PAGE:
MANHATTAN — The Department of Education has celebrated its expansion of dual language programs — recently awarding $10,000 to more than a dozen schools for multilingual instructional materials and ongoing professional development.
But at many of the approximately 160 remaining dual language programs around the city, principals are struggling to fill the teaching spots amid a dearth of certified foreign language teachers, parents and experts said.
In the Lower East Side’s P.S. 20, which includes a Mandarin dual-language program, it’s been so hard to find qualified teachers that its fifth-grade Mandarin teacher and fourth-grade English teacher had to flip flop between classrooms from one day to the next for months, parents said.
As a result, the students' schedules were in “complete chaos,” said Michelle Stern, the mom of a fourth- and second-grader at the school.
“The kids were literally being given homework packets from third grade, by subs who wouldn’t even be back to check the homework. That really blew my mind,” she said.
The school saw an exodus of native Chinese speakers from the program that resulted in a loss of $200,000 in funding for the dual language program, parents said they were told.
DOE officials said they are upping efforts to hire more bilingual teachers, offering existing teachers the opportunity to add bilingual education to their skill set and expanding recruitment strategies.
"The DOE is committed to having a robust hiring pool for teaching positions and recognizes the need to hire more bilingual teachers across the city," said DOE spokeswoman Yuridia Peña. "We have actively increased recruitment efforts through traditional certification programs at colleges and universities as well as through alternative routes."
Rosa Riccio Pietanza, of NYU’s Steinhardt School — who is a master teacher and the coordinator of a partnership of 26 schools with dual language programs including P.S. 20 — said the shortage of foreign language teachers has been a growing problem.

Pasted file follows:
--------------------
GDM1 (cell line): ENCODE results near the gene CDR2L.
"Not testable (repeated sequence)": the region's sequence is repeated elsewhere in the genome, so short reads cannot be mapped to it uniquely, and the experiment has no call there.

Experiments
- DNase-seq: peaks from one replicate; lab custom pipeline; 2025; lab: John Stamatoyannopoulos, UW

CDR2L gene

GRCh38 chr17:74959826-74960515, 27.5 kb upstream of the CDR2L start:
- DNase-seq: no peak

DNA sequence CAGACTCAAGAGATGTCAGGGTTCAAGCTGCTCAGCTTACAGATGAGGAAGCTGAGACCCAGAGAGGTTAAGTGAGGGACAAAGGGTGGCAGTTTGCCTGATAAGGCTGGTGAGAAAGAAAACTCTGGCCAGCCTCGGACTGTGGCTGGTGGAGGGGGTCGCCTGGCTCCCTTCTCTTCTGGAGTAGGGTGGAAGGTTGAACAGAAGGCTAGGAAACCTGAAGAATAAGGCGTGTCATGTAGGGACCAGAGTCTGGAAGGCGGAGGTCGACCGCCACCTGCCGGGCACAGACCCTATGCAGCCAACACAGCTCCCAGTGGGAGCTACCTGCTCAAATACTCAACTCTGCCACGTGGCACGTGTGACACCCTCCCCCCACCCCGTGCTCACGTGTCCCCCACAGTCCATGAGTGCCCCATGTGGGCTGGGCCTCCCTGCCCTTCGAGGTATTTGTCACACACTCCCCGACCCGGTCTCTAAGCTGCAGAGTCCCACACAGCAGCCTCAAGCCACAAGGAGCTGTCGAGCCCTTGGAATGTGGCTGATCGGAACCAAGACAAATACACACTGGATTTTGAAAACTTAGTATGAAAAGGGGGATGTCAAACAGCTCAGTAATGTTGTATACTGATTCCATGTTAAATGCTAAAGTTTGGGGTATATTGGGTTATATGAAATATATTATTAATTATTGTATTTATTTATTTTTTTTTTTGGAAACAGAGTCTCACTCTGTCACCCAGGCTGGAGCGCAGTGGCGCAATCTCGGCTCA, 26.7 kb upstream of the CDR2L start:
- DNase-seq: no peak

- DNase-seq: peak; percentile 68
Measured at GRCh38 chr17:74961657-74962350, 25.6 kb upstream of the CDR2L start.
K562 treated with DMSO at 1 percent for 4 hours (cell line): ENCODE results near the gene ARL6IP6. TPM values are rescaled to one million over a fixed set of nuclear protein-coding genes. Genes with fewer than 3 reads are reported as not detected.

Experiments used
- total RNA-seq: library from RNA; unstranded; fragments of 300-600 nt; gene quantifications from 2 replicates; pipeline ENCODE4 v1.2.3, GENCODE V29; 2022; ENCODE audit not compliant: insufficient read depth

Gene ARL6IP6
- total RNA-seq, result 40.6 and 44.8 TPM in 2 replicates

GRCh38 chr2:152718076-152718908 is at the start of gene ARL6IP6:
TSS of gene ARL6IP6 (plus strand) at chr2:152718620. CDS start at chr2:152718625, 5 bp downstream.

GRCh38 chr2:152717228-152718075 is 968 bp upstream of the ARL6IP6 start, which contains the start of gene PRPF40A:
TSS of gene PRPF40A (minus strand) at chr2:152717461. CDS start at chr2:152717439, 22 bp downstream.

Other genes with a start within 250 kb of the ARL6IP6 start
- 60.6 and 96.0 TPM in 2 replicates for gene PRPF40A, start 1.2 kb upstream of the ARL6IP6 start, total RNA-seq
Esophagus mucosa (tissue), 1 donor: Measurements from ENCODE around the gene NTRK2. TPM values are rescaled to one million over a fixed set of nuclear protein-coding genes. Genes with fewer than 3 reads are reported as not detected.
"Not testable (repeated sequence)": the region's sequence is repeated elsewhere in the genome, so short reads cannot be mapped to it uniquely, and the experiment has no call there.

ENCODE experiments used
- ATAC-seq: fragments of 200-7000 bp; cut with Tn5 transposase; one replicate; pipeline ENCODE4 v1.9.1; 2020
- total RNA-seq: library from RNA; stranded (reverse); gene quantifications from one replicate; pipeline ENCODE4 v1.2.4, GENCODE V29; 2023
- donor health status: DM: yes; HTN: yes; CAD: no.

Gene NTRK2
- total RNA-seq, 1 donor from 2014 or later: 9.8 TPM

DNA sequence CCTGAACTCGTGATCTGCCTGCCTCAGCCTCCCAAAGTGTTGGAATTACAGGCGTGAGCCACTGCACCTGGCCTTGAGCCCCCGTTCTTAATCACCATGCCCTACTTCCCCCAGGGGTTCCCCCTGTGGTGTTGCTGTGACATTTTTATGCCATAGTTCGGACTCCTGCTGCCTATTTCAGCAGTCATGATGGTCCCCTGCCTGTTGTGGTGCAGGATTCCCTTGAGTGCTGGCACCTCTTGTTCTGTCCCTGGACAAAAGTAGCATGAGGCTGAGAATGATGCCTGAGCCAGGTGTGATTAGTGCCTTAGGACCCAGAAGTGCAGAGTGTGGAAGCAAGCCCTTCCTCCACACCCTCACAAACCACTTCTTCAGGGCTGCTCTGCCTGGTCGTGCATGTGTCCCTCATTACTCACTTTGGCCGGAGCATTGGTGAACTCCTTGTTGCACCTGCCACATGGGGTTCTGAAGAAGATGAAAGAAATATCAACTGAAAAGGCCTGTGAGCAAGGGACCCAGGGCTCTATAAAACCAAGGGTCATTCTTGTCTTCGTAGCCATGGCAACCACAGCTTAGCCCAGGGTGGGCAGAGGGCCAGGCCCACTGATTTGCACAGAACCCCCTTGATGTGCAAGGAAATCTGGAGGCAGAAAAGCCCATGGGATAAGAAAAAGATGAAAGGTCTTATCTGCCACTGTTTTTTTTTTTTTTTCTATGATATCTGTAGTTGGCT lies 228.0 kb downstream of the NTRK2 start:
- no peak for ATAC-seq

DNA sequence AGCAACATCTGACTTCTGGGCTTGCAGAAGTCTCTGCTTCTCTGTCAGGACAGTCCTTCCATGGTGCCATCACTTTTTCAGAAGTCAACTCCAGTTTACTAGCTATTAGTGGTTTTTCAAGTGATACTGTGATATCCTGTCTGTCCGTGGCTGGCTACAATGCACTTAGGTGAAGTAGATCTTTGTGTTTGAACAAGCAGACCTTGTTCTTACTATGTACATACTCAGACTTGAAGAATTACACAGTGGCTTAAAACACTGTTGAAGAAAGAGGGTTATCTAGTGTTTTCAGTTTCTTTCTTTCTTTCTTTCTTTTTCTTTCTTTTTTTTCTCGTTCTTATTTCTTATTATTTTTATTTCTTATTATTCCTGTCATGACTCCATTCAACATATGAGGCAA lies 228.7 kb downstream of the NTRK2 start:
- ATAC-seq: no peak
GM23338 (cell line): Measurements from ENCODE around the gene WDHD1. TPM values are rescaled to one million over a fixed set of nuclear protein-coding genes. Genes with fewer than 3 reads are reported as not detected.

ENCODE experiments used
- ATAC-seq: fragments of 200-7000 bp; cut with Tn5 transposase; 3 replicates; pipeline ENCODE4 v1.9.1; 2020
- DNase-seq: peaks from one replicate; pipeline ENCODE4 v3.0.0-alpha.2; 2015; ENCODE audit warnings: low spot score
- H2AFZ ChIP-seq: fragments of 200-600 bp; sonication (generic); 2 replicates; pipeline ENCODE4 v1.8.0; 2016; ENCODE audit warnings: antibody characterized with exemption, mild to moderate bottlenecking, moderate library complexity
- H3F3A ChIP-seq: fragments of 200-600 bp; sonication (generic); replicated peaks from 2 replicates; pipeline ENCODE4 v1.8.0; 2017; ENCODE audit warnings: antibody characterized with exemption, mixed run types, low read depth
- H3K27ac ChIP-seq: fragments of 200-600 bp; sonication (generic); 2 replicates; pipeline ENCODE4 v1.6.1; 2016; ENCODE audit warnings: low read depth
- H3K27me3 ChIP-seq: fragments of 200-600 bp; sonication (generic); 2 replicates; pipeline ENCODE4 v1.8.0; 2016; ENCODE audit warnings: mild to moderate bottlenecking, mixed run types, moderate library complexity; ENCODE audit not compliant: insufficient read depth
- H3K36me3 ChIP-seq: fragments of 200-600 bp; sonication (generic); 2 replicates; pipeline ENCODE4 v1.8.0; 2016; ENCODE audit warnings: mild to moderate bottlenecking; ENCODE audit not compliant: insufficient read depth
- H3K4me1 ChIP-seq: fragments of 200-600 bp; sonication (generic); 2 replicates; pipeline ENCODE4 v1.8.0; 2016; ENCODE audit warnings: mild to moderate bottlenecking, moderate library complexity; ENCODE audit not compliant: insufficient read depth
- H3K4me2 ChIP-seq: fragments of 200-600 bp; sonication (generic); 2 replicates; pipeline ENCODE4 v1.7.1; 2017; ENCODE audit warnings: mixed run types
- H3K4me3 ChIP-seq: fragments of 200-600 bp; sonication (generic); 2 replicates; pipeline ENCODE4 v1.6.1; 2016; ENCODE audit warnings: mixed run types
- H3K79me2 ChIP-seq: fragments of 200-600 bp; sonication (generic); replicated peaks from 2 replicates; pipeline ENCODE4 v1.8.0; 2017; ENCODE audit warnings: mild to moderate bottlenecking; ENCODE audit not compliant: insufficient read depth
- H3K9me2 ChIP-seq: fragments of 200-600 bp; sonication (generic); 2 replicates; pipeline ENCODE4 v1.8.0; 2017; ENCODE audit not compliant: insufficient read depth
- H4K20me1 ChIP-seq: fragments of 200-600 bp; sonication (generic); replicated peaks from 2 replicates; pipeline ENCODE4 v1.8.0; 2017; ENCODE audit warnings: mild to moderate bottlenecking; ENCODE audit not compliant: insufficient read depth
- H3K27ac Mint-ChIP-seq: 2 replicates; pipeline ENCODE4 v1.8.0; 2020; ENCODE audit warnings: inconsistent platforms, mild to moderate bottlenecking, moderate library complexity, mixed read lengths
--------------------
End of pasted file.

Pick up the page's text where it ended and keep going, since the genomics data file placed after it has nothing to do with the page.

“It has become difficult when schools lose a teacher of foreign language, in general,” Pietanza said. “We’re constantly posting positions. We understand the need to encourage more people to go into the field.”
Pietanza explained that some eligible teachers from foreign countries need someone to sponsor their visa, but the DOE won’t pay, forcing the school to pay from their own budget.
The lack of teachers also affects schools that aren't dual-language, as in the case of the elite NEST+M, a K-12 gifted and talented school on the Lower East Side.
When the school's Spanish and French teacher recently left for a teaching job in the suburbs, and the school was unable to find a suitable teaching replacement, they opted to force a class of sixth grade French students to take Spanish.
“It has been difficult to fill this vacancy,” NEST+M principal Mark Berkowitz told DNAinfo, adding that the sixth graders didn't have to take a proficiency test.
“As seventh graders, these students will have the opportunity to pursue either French or Spanish language study,” he said.
Last year, the DOE created several foreign language professional development programs, including a two-day institute for 100 teachers and a conference for 300, according to a report released in the fall by Upper Manhattan City Councilman Mark Levine.
But the vast majority of the city’s roughly 1,100 foreign language teachers still receive no targeted professional development, as compared to weekly development for teachers in other subjects, the paper noted.
Fabrice Jaumont, the education attaché for the French Embassy's New York office who has been instrumental in pushing for dual language programs across the city, said more needs to be done.
He has been fundraising for a recent award by the Cultural Services of the French Embassy to provide $5,000 scholarships to eight student teachers pursuing their Masters in bilingual education.
"Teacher recruitment has become the No. 1 issue in multilingual education after years of neglect of language teaching," he said, noting that some other states have adopted more flexible approaches to recruiting from abroad or out-of-state. "The only thing we’ve found helps is to throw money at students and say, ‘Come teach this.'"